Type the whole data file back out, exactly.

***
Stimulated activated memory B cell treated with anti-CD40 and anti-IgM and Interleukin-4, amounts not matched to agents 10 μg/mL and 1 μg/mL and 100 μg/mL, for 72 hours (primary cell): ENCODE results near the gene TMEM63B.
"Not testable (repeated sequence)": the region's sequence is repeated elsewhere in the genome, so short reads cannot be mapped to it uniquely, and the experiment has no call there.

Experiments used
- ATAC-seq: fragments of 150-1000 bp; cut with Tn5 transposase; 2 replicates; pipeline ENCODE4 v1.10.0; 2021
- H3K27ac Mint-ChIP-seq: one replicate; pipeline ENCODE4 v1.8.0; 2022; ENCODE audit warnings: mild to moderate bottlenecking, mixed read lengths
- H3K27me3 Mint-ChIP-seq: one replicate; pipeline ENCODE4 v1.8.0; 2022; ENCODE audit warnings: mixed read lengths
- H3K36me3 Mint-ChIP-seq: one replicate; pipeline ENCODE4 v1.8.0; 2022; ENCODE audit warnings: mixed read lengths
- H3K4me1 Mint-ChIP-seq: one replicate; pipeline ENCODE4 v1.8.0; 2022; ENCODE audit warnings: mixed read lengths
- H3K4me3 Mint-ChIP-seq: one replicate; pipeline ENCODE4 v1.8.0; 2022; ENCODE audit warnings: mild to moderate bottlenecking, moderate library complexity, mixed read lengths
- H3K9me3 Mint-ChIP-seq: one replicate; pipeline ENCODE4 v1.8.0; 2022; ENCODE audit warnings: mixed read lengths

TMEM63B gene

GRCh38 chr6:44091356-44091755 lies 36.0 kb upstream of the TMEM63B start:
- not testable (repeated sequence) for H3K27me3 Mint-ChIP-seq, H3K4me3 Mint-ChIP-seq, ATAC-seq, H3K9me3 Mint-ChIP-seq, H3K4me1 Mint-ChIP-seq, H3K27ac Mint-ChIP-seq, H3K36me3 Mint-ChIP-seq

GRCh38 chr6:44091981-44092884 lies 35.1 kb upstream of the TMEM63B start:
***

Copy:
Stimulated activated memory B cell treated with anti-CD40 and anti-IgM and Interleukin-4, amounts not matched to agents 10 μg/mL and 1 μg/mL and 100 μg/mL, for 72 hours (primary cell): ENCODE results near the gene TMEM63B.
"Not testable (repeated sequence)": the region's sequence is repeated elsewhere in the genome, so short reads cannot be mapped to it uniquely, and the experiment has no call there.

Experiments used
- ATAC-seq: fragments of 150-1000 bp; cut with Tn5 transposase; 2 replicates; pipeline ENCODE4 v1.10.0; 2021
- H3K27ac Mint-ChIP-seq: one replicate; pipeline ENCODE4 v1.8.0; 2022; ENCODE audit warnings: mild to moderate bottlenecking, mixed read lengths
- H3K27me3 Mint-ChIP-seq: one replicate; pipeline ENCODE4 v1.8.0; 2022; ENCODE audit warnings: mixed read lengths
- H3K36me3 Mint-ChIP-seq: one replicate; pipeline ENCODE4 v1.8.0; 2022; ENCODE audit warnings: mixed read lengths
- H3K4me1 Mint-ChIP-seq: one replicate; pipeline ENCODE4 v1.8.0; 2022; ENCODE audit warnings: mixed read lengths
- H3K4me3 Mint-ChIP-seq: one replicate; pipeline ENCODE4 v1.8.0; 2022; ENCODE audit warnings: mild to moderate bottlenecking, moderate library complexity, mixed read lengths
- H3K9me3 Mint-ChIP-seq: one replicate; pipeline ENCODE4 v1.8.0; 2022; ENCODE audit warnings: mixed read lengths

TMEM63B gene

GRCh38 chr6:44091356-44091755 lies 36.0 kb upstream of the TMEM63B start:
- not testable (repeated sequence) for H3K27me3 Mint-ChIP-seq, H3K4me3 Mint-ChIP-seq, ATAC-seq, H3K9me3 Mint-ChIP-seq, H3K4me1 Mint-ChIP-seq, H3K27ac Mint-ChIP-seq, H3K36me3 Mint-ChIP-seq

GRCh38 chr6:44091981-44092884 lies 35.1 kb upstream of the TMEM63B start: